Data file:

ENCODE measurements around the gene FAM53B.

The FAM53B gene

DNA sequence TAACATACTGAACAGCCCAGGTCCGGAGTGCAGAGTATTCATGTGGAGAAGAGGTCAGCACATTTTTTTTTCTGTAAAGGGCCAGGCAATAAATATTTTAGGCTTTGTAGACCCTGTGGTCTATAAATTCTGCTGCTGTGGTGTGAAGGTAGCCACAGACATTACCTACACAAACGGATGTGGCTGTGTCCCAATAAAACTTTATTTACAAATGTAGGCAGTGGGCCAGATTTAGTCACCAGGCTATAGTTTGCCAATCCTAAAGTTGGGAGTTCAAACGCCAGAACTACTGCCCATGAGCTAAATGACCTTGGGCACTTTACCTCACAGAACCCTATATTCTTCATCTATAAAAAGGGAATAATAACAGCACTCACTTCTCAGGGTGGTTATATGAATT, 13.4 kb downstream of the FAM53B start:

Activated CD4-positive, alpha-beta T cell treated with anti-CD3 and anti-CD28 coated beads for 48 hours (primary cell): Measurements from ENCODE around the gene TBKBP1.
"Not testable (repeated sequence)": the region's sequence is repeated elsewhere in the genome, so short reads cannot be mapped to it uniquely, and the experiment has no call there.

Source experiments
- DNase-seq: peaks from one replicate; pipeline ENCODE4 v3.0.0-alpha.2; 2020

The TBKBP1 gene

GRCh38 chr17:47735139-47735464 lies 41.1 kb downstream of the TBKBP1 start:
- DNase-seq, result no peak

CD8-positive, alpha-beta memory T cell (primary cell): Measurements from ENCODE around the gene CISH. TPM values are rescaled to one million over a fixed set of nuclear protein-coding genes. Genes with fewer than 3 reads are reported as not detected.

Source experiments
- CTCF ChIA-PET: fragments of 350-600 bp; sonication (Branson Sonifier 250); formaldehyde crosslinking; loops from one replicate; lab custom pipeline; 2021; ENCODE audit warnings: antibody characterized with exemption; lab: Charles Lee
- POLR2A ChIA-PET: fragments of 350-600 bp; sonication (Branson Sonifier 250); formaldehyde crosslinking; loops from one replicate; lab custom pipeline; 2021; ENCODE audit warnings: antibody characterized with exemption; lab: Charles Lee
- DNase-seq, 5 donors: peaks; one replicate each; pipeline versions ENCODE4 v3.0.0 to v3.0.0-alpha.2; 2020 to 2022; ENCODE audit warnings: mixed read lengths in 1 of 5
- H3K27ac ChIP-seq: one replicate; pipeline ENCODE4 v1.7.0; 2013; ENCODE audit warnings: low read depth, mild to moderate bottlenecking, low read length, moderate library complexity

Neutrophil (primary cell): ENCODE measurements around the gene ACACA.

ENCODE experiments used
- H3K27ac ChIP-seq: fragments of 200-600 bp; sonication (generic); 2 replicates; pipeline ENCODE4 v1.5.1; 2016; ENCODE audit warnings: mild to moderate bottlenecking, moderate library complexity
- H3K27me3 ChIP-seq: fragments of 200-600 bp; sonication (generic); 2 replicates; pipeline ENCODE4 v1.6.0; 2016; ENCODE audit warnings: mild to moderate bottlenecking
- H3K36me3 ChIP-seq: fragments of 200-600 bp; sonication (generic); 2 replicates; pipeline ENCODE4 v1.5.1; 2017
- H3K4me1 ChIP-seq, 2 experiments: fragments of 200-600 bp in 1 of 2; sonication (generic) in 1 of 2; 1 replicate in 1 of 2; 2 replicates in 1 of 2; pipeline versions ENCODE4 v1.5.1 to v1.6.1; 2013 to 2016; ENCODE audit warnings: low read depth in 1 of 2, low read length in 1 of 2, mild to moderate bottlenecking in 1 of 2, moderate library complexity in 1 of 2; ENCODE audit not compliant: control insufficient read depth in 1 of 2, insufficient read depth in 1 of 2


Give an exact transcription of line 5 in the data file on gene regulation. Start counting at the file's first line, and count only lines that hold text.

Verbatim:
"Not testable (repeated sequence)": the region's sequence is repeated elsewhere in the genome, so short reads cannot be mapped to it uniquely, and the experiment has no call there.